The Dominican Priory (Sortebrødrekloster) was an important Dominican monastery in Viborg during the Middle Ages. Viborg Priory was established around 1227 by Bishop Gunnar of Viborg. It is first mentioned in the church annals in 1246 when donations to the priory are listed. The priory church was completed towards the end of the 13th century in red brick in the Gothic style and consisted of a choir, sacristy, and central nave. It was located on the north of the priory so as to be near the town. Women were excluded from the church except during church holidays. It was unusual in that preaching was in the Danish language from 1254.
The priory complex consisted of four ranges built in a rectangle around a central courtyard. One of the wings was a dormitory which had individual cells for the friars and places for novices and lay brothers. The Dominican custom was to sleep fully clothed, including footgear, so that they would be ready to travel at a moment's notice. The chapter room was used for meetings and for receiving important guests. The refectory was used as a communal dining hall connected to the bakery, brewery, and storage areas. The friars had a modest library and study hall. Another wing was for guests and a hospital. Over time, through the gifts of local residents, the priory acquired land, farms and a brickworks, worked by servants, lay brothers or compulsory work owed by local farms. A wall encircled the entire priory, and the entrances were so narrow that they prevented anyone from riding or driving into the open courtyard.
The Reformation brought an end to the priory in Viborg and to the Dominicans in Denmark. Both Franciscans and Dominicans felt the effects of the religious reforms which swept through Denmark in the early 16th century. Many Danes felt that the tithes, fees, and work due to religious houses were a burden on a generally poor country. Dominicans and Franciscans, as mendicant orders, added to that burden by requiring constant donations of food, fuel, drink, and services from the local population. Frederick I and Christian III, both of whom were reform-minded kings, received letters of complaint about the mendicant orders and in 1527 began granting local requests to close monasteries. Force was used to shut down religious houses in 27 town in Denmark, including Viborg. In a letter dated 23 February 1529 the king ordered that the priory should be dissolved, that the church was to become a parish church, and that citizen Jens Hvas was to take possession of the priory buildings as personal property.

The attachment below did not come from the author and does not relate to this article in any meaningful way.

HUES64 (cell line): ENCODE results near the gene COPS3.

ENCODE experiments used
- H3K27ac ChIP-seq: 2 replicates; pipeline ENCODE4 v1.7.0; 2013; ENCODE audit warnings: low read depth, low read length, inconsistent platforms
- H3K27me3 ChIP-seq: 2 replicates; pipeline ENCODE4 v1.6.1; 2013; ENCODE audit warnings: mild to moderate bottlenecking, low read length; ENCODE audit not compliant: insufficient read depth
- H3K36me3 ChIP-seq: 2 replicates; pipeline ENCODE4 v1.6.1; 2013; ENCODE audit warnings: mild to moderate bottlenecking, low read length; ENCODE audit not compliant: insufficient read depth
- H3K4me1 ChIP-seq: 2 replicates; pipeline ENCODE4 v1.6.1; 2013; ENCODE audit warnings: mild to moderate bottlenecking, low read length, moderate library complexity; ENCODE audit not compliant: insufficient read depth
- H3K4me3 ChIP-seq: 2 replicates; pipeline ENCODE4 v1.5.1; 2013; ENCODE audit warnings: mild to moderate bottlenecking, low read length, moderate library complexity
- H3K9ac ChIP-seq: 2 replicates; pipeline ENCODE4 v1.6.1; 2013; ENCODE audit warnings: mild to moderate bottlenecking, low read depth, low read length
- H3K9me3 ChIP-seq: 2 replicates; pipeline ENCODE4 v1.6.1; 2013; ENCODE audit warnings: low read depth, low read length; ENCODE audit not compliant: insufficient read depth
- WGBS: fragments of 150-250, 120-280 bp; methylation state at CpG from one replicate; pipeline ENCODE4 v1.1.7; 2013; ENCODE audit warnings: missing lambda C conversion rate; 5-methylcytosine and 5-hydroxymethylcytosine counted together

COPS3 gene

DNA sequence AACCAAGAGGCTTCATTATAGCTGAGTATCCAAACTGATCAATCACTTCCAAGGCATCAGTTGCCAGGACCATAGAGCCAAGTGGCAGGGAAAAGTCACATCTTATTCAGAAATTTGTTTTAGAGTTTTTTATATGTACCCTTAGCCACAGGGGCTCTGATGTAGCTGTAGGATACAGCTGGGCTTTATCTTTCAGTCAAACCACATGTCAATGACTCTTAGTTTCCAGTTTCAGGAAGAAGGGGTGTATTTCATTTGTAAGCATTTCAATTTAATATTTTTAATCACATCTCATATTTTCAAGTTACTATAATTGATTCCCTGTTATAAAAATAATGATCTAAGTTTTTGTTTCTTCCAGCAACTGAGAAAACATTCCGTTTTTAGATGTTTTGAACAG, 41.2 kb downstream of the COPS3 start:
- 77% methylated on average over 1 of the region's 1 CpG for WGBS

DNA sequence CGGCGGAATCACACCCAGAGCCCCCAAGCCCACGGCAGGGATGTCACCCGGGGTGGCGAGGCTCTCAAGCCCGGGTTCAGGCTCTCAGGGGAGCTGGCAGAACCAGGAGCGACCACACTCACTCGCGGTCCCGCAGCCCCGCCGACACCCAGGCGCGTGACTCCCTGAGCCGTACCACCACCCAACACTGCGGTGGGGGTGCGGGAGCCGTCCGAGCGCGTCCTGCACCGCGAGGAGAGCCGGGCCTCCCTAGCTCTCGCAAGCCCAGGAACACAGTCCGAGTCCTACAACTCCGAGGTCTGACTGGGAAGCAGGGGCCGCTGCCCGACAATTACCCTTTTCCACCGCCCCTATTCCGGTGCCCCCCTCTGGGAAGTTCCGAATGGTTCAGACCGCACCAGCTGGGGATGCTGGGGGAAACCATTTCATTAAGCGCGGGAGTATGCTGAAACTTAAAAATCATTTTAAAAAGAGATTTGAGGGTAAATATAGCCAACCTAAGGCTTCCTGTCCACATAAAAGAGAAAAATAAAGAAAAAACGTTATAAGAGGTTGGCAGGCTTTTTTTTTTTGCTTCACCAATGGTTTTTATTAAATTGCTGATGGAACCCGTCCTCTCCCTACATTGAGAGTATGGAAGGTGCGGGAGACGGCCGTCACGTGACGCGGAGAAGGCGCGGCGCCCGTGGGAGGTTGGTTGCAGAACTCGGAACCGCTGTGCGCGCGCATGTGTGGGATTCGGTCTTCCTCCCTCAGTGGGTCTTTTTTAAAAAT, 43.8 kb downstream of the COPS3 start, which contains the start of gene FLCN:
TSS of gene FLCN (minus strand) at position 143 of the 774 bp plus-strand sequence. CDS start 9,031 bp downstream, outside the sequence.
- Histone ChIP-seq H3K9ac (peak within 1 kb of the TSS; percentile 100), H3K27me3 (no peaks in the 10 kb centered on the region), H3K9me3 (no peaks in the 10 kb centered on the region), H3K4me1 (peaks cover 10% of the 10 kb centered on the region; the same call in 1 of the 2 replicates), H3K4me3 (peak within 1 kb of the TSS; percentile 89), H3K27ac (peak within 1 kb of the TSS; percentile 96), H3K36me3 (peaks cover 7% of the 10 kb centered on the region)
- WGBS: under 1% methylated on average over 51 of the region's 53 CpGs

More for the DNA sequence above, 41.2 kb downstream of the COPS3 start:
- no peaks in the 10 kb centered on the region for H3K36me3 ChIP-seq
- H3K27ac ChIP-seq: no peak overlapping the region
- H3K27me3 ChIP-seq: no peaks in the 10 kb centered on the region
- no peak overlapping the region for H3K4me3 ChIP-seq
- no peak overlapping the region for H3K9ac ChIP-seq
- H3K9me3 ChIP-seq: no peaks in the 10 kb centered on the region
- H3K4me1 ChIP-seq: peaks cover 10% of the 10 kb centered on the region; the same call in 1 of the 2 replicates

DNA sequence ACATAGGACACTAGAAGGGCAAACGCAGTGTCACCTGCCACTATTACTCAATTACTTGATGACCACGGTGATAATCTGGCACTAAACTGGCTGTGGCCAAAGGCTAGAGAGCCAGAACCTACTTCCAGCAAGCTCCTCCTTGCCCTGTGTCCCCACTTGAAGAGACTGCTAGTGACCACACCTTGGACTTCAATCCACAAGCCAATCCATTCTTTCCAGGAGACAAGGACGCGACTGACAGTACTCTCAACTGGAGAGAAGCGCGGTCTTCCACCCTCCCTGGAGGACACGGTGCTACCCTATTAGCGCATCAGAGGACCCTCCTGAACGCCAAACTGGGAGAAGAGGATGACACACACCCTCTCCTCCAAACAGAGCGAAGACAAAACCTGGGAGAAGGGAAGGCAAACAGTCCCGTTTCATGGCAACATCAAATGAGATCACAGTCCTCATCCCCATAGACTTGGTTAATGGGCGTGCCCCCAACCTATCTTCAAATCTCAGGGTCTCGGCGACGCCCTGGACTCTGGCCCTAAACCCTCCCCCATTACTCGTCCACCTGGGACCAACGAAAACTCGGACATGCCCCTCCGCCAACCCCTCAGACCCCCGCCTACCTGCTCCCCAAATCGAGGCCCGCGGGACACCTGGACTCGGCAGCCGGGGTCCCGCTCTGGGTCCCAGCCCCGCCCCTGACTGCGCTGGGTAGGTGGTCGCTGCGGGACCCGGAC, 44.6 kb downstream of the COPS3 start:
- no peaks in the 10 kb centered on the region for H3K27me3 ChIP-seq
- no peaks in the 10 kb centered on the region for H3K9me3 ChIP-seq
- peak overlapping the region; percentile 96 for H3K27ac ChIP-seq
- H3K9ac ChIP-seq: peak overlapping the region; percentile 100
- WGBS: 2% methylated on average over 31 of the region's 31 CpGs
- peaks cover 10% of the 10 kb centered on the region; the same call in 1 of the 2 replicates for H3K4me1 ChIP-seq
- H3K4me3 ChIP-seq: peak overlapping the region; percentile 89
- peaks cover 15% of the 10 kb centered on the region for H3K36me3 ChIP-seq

A fire damaged the priory buildings in 1552 and it appears they were pulled down and the materials used in other houses and businesses in Viborg. The church continued to serve as the parish church for the southern part of Viborg (whence it was known as the Søndre Sognkirke, or 'southern parish church'). A narrow tower was added to the front of the priory church in 1696-1701 with funds raised by Christen Erichsøn, the local parish priest.
The town fire of 1726 weakened the remaining structure so badly that church officials decided to demolish the church and to combine the 'priory parish' with the 'cathedral parish' until it could be rebuilt. Construction began immediately using the groundplan of the original medieval church in the same style of red brick. Work was substantially completed in 1728. The tower had a high narrow spire on top.
King Frederick IV donated an altarpiece, constructed in Antwerp in 1520 by Mogens Christian Thrane, with dozens of pictures depicting scenes from the New Testament, fromChristianborg Palace chapel in Copenhagen. It is the pride of the modern church. The church was restored in 1876, and the tower spire replaced with a stepped brick top which reflects the usual Danish parish tower architecture. In 1912-1917 the church underwent an even more extensive restoration which is the church that may be still seen today. In the tower hang three bells: the two oldest from 1729 cast by Caspar Kønig, and the most recent cast by De Smithske and added to the tower in 1929.References:
Narikala is an ancient fortress overlooking Tbilisi, the capital of Georgia, and the Kura River. The fortress consists of two walled sections on a steep hill between the sulphur baths and the botanical gardens of Tbilisi. On the lower court there is the recently restored St Nicholas church. Newly built in 1996–1997, it replaces the original 13th-century church that was destroyed in a fire. The new church is of 'prescribed cross' type, having doors on three sides. The internal part of the church is decorated with the frescos showing scenes both from the Bible and history of Georgia.
The fortress was established in the 4th century and it was a Persian citadel. It was considerably expanded by the Umayyads in the 7th century and later, by king David the Builder (1089–1125). Most of extant fortifications date from the 16th and 17th centuries. In 1827, parts of the fortress were damaged by an earthquake and demolished.